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Cover Stories Series 2013> Chinese Movies Threatened by Hollywood> Archive
UPDATED: January 9, 2012 NO. 2 JANUARY 12, 2012
Micro Marketing
Micro-blog marketing gives low-budget movies big market access
By Yu Yan

TREND-SETTING: The leading male in Love Is Not Blind, Wang Xiaojian, wears a sunflower hat in a scene from the movie. The hat has been a hit at online stores (FILE)

In November the Chinese movie industry experienced a startling surprise. Love Is Not Blind, a low-budget movie with no prominent director or major star, hit 344.8 million yuan ($54.5 million) in box office revenue, despite the film's budget was only 9 million yuan ($1.4 million).

The film, which tells the 33-day experience of a girl named Huang Xiaoxian after she breaks up with her boyfriend, owes its unexpected blockbusting success to its innovative marketing strategy: micro-blog marketing.

The number of followers of the official micro-blog for Love Is Not Blind hit nearly 100,000, attracted by recommendations of related micro-blog messages, impressive box office lines, and positive word of mouth.

By December 7, search queries for Love Is Not Blind had exceeded 8 million. Those for Wang Xiaojian, the leading male, were close to 1.5 million.


From content creation to the promotion process, fans found it easy to relate to the movie's characters. It is a "big party that everybody can participate in," said the movie's producer Hao Wei.

In May 2009, Bao Jingjing, author of the original novel, posted it on Douban, a popular website and also a virtual community where young Chinese people share comments on movies, books and music. The novel attracted a number of netizens.

Disappointment in love is an experience as common as a cold or fever. Bao wrote the story well, making it optimistic and fun, yet also melancholic, said Teng Huatao, director of the movie.

The successful marketing strategy was not entirely by choice. "We failed in partnering with a big brand to cover the promotion cost, because the company had no confidence in the movie," said Chen Su, an expert on social media studies and head of WisdomFish Culture Communication, which was responsible for the promotion of the film.

Movies with 3D and Chinese martial arts elements dominate the Chinese film industry, and Love Is Not Blind had trouble finding support. The promoters needed an innovative strategy to attract the coveted 18 to 30 demographic. But how to reach them?

Feeling deficient is the common problem of young lovers. They fall into love quickly and abandon love just as quickly; they are willing to share their feelings with others and such feelings will be echoed among young people, said Chen.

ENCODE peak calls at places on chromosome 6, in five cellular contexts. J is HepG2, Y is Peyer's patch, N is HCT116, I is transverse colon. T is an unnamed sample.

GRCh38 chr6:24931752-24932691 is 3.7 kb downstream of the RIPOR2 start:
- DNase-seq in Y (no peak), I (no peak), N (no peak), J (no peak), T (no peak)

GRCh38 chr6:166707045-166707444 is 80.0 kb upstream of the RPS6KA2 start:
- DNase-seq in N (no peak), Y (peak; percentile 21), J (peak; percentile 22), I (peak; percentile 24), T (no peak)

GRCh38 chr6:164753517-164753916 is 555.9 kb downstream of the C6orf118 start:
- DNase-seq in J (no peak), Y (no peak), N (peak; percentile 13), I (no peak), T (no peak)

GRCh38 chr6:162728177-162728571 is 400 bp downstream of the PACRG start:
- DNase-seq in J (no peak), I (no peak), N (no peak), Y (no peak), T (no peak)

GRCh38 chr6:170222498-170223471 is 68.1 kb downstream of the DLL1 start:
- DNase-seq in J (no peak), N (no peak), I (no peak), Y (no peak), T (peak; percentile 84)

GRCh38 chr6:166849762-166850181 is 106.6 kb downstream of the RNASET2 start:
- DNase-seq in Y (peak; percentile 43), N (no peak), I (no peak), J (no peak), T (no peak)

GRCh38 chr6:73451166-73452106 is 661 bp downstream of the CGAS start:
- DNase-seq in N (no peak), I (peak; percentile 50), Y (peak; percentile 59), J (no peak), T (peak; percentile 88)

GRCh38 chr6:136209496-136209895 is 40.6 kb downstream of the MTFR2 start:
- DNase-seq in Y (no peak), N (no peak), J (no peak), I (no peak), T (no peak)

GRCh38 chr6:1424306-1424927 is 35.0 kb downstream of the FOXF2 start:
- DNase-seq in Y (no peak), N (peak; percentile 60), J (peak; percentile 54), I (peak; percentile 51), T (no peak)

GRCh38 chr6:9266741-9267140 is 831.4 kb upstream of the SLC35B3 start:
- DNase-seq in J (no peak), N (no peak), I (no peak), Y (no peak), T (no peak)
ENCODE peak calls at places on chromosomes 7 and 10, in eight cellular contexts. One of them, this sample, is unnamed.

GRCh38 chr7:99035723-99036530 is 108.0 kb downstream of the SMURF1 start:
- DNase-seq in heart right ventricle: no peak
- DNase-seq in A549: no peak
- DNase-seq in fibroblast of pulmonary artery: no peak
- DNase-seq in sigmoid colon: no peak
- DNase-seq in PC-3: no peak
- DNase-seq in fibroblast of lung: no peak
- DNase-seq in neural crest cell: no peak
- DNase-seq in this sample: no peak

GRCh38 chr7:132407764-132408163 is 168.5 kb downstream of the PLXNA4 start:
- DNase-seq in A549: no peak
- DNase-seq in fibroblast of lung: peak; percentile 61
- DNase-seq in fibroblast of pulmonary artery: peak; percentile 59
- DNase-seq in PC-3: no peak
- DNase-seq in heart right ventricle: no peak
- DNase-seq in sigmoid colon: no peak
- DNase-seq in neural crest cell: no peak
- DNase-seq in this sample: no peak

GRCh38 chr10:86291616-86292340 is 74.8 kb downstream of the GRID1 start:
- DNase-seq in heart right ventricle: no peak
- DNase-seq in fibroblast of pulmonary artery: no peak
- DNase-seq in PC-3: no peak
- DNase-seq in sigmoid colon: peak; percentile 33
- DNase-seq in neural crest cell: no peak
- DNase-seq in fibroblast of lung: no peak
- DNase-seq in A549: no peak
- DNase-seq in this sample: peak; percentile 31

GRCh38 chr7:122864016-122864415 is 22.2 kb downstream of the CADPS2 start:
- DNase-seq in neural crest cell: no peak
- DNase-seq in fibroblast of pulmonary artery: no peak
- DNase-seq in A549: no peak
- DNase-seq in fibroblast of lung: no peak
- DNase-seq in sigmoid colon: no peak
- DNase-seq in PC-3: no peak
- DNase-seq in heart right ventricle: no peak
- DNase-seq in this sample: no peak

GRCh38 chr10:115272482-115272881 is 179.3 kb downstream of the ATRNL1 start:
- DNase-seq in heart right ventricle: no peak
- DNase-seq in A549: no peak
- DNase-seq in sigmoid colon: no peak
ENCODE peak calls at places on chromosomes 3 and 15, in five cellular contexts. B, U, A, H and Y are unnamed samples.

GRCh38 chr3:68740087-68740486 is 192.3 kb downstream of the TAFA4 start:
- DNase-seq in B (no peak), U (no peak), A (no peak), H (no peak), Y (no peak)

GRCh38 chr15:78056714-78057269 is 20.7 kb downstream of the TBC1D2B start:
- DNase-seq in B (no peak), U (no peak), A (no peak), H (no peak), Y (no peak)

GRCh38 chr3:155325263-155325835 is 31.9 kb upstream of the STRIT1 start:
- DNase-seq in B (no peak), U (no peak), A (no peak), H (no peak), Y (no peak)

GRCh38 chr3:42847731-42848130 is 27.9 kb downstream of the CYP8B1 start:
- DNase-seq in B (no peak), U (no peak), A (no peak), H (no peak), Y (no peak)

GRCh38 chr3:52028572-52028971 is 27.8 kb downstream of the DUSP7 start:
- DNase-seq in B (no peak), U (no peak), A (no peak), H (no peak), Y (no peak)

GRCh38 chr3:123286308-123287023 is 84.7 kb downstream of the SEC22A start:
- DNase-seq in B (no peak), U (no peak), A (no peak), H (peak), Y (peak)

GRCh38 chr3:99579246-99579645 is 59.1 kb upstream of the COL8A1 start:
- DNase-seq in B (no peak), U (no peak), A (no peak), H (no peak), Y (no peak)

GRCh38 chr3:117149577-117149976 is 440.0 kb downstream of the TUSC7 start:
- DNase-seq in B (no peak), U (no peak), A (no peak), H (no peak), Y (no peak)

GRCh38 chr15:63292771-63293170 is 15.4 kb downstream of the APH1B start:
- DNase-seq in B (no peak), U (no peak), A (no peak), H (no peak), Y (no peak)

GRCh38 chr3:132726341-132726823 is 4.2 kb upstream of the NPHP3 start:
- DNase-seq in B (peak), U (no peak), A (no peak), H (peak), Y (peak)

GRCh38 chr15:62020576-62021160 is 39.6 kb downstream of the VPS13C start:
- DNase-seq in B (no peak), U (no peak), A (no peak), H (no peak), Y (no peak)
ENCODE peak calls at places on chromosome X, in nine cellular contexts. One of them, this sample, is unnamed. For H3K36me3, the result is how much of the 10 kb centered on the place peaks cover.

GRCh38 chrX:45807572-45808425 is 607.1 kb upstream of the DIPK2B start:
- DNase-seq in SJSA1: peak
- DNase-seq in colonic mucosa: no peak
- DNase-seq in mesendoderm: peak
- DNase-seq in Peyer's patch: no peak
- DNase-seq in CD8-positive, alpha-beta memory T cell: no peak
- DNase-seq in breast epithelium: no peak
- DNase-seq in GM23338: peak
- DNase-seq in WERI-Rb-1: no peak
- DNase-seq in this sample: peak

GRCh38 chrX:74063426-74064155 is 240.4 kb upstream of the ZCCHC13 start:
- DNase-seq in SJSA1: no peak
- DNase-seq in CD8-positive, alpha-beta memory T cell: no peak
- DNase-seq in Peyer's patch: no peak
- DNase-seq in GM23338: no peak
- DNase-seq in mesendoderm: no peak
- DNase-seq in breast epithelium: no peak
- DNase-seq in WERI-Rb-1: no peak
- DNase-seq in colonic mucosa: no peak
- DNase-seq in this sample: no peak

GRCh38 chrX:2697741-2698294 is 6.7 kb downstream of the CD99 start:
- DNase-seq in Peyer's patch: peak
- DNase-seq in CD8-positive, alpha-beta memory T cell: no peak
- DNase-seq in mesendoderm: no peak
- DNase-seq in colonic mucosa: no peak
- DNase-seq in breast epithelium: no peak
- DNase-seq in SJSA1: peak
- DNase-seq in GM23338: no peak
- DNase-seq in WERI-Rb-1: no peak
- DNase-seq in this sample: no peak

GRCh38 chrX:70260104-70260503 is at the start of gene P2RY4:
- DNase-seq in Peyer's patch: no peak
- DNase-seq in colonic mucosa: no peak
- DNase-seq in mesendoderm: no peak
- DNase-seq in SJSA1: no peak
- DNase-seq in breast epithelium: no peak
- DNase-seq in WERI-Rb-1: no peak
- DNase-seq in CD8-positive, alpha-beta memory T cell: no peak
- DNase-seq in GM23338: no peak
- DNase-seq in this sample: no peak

Based on this thought, WisdomFish started to make an online video expressing the theme of disappointment. They went to several major cities in China, looked for young people experiencing disappointment in love, and recorded them. It was a smashing success. The first video attracted 20 million page views.

However, this was still not enough. Promoters forwarded the micro-blog message, leading to a remarkable box office success, making new-media movie promotion the real star of the show.

"In this 'we the media' era, a slight glance at any information in the subway or elevator can lead to an Internet search query. People get the information about a movie from the micro-blog, scan the movie comments and ratings on Douban, and watch its videos on Renren," said Chen. Renren is a popular social media site in China, equivalent to Facebook in the United States.

Game Changing

With the success of Love Is Not Blind, more and more investors see the potential in new-media movie promotion. This is good news for low-budget movies as well as young directors and filmmakers.

The Chinese movie industry should both accelerate movie theater construction and promote innovation, said Zhang Huijun, President of the Beijing Film Academy, at the China Academic Annual Meeting of Film in Beijing on November 27, 2011.

To support young filmmakers is to support the Chinese movie industry, said Zhang.

His words were echoed by Li Qiankuan, Chairman of the China Film Association and head of the China Film Foundation. Li called for the movie industry to pay more attention to young directors and low-budget movies.

Inflation has increased the cost of filmmaking, so low-budget movies are becoming a good choice for reducing risk, said Wang Tianyun, Vice President of the Shanghai Film Group Corporation.

Chinese experts agreed that such a change is not a bad thing, as the blockbusters represent the influence of Chinese movies, while low-budget movies represent the potential of Chinese movies.

Micro-blog marketing is in line with young people's pursuit of fashion, and meets with their aspirations to escape the constraints of traditional life. In the future more and more movies will adopt micro-blog marketing.

However, experts also warn that micro-blog movie marketing should also pay attention to the interaction topics, and avoid vulgar content.

 Email us at: yuyan@bjreview.com

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